The c4 square often proves an active square for the bishop in symmetrical king's pawn openings. The bishop also goes there frequently in open Sicilians. However, White chose a closed Sicilian, delaying the d4 thrust. It seems, perhaps, that in such positions, the bishop is better placed elsewhere.

Nonetheless, I often see such bishop placement in my own games--at least in online blitz. I usually thrust forward my d- or b-pawn and drive the bishop back to a2 or b3. Later in the game, this bishop bites back.

Anderssen's f-pawn thrust offers another way of looking at similar positions.

*Ziyatdinov's recommended references offer another indication that opening study walks hand in hand with comprehending essential middlegame positions. For example, he lists Paul Keres, and Alexander Kotov, The Art of the Middle Game. The English edition of this book contains an additional chapter by Harry Golombek, who also translated the book into English. Surely, Ziyatdinov would expect me to read Golombek's section as well. Golombek stresses that the middlegame plan, "must arise naturally and logically out of the opening" (17).

**I posted the other middlegame position from this game last month (see "Mate in Ten").

07 January 2015

Planning, Time, Strategy

Lesson of the Week

Some of my advanced students this week are going through a game and annotations concerned with planning. The game was annotated by the winner and included in a chapter that he added to a book that he translated into English: Paul Keres, and Alexander Kotov, The Art of the Middlegame, trans. H. Golombek (1964). The annotations below are as they appear in the book, except that I have converted descriptive notation to algebraic, and have omitted some passages.

The diagram appears in the book. I start with it, asking students how they would play as White. Then, we go through the game from the beginning. Because I think Golombek's comments are instructive, I add very little.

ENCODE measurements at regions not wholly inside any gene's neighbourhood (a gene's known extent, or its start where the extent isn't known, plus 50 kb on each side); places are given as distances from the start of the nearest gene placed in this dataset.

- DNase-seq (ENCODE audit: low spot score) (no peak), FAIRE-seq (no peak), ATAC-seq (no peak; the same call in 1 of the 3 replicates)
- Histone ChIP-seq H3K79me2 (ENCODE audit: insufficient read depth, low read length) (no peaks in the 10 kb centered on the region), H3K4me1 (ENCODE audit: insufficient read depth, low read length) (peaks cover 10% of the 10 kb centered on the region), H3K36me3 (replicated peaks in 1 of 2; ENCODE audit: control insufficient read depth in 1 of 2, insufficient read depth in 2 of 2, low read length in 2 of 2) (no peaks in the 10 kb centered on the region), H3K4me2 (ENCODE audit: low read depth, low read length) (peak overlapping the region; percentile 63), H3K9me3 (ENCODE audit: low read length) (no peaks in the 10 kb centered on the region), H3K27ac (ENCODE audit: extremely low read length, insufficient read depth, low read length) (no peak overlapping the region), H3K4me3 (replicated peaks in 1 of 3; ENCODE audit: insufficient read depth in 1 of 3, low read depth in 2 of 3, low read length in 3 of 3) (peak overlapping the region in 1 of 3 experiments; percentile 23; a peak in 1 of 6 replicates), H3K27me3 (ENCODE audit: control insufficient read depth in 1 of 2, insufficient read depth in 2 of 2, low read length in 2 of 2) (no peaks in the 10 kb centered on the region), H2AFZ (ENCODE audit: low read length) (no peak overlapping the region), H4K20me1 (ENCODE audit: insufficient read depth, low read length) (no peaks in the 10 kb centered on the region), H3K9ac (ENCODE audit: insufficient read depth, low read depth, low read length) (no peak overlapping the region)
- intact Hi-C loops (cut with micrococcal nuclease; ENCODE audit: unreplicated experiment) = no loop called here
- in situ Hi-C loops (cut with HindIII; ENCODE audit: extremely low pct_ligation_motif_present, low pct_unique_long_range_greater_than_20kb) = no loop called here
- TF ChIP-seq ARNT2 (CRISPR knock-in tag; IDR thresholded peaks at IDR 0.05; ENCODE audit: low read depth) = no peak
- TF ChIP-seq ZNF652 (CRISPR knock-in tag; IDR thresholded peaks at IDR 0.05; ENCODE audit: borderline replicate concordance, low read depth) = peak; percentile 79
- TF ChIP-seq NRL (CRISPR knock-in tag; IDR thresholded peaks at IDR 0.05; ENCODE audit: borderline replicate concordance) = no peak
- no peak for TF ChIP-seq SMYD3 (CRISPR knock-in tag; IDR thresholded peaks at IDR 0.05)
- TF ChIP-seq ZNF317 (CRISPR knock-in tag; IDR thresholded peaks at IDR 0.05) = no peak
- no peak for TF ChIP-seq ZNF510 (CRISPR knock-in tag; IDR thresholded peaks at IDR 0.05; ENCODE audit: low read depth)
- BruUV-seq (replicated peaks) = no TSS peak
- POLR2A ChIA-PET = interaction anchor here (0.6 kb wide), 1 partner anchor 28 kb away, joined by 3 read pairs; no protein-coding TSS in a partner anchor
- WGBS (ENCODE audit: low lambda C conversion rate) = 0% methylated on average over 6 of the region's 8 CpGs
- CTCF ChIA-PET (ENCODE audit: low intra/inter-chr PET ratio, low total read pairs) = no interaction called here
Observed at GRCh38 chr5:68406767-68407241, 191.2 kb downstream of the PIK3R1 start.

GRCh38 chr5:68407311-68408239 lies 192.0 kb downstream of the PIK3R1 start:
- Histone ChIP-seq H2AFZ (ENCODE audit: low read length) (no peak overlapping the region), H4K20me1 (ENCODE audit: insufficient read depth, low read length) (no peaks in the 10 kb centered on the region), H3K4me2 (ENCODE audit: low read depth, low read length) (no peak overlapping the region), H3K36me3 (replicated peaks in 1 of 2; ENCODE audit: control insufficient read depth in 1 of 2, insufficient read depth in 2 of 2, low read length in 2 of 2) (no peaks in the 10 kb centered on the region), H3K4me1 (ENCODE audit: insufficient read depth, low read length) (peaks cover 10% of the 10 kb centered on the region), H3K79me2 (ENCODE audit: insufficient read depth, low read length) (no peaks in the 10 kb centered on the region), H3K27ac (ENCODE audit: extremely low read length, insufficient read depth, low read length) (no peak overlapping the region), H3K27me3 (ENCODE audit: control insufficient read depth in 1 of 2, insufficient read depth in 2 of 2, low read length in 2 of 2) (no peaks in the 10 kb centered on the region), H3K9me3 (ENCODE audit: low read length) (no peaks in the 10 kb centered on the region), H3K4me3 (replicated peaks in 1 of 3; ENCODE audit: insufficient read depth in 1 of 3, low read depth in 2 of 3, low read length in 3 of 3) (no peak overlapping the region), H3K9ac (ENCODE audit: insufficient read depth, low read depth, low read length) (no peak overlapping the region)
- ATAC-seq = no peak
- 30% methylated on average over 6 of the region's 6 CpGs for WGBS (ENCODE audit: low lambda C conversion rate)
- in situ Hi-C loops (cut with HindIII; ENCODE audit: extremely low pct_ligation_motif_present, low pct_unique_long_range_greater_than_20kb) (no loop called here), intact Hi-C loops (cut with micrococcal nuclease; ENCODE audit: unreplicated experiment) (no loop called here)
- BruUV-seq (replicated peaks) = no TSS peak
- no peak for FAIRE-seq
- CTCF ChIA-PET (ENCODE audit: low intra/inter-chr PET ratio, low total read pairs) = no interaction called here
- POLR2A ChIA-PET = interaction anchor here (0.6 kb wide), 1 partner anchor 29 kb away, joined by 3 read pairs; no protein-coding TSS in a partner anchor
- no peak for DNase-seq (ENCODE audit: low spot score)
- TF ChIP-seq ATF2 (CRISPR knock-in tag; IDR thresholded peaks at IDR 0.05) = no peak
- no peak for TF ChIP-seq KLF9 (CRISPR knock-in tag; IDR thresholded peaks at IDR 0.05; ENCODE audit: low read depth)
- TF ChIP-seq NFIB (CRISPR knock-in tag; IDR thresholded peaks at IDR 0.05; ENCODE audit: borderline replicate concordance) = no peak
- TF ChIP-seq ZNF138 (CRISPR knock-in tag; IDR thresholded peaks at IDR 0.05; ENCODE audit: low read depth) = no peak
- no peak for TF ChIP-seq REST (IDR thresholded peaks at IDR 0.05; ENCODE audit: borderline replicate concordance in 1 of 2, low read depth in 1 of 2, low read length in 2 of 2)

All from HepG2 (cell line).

Golombek,Harry -- Puig Pulido,Pedro [A65]
Varna ol (Men) fin-B Varna (7), 1962

This game is an example of "fits-and-starts policy": "start on one plan, switch over to another that seems more attractive, and then, when it is too late, try to return to the original plan."

1.d4 Nf6 2.c4 g6 3.Nc3 Bg7 4.e4 0–0 5.f3 c5

Already the nature of Black's plan has defined itself. He is prepared to allow White a certain pawn preponderance in the center provided that in return he is able to concentrate on a counter-attack on the queen's side: an excellent plan that has proved its worth in many a modern game and one that would work here too--always provided Black sticks to his plan.

6.d5 d6 7.Bd3 e6 8.Nge2 exd5 9.cxd5

Now White's plan is clear. He intends to use his pawn majority in the center to make a thrust there; hence he recaptures with the c-pawn rather than the e-pawn so as to have in reserve the eventual advance of e4-e5.

9...Na6 10.0–0 Nb4

The first change in plan. Black, lured away by the possibility of attacking White's king bishop, neglects to follow the logical line of counter-attack on the queen's side. He should have played 10...Nc7 11.-- with the idea  11...a6 12.-- Rb8 13.-- b5.

11.Bc4 Re8 12.a3 Na6 13.Bg5

White has not only mere development in mind with this move. If Black drives away the bishop by h6 and g5 then he will have weakened his King's side and driven the bishop to a post from which it can aid the central pawn thrust of e5. There is also a more insidious notion in the move--it is designed to induce Black to change his plan yet once more.


And Black does exactly this; he forms a fresh plan with the idea of unpinning himself and then manuevering the queen knight to d7 so as to hold back the advance of White's e-pawn. That this plan utterly fails is due to the waste of time caused by Black's constant change of plan.

14.Qd2 Nb8 15.Ng3 Nbd7 16.f4 h6 17.Bh4 Ng4 18.Rae1

All part of the plan of central advance.

18...Ngf6 19.Kh1 Nh7

White to move

With this move Black deems that he has adequately guarded e5 and prevented White's central advance. But now comes the logical follow-up of White's plan.

20.e5! g5 

Desperation; but what else can Black do?

20...dxe5 21.d6 -- 22.Nd5.

21.fxg5 hxg5 22.e6! 

A good illustration of White's theme--the central pawn advance. The plan has won through and it only remains to gather the fruits.

22...f6 23.Bb5 gxh4 24.Nf5 Bf8 25.exd7 Rxe1 26.Rxe1 Bxd7 27.Bxd7 Rd8 28.Be6+ Kh8 29.Nxh4 1-0

Black resigns. A case of too many plans spoiling the broth.

04 January 2015

Evergreen Alternatives

"...a brilliant combination bewitches men to such an extent that they willingly believe falshoods and are blinded to the truth."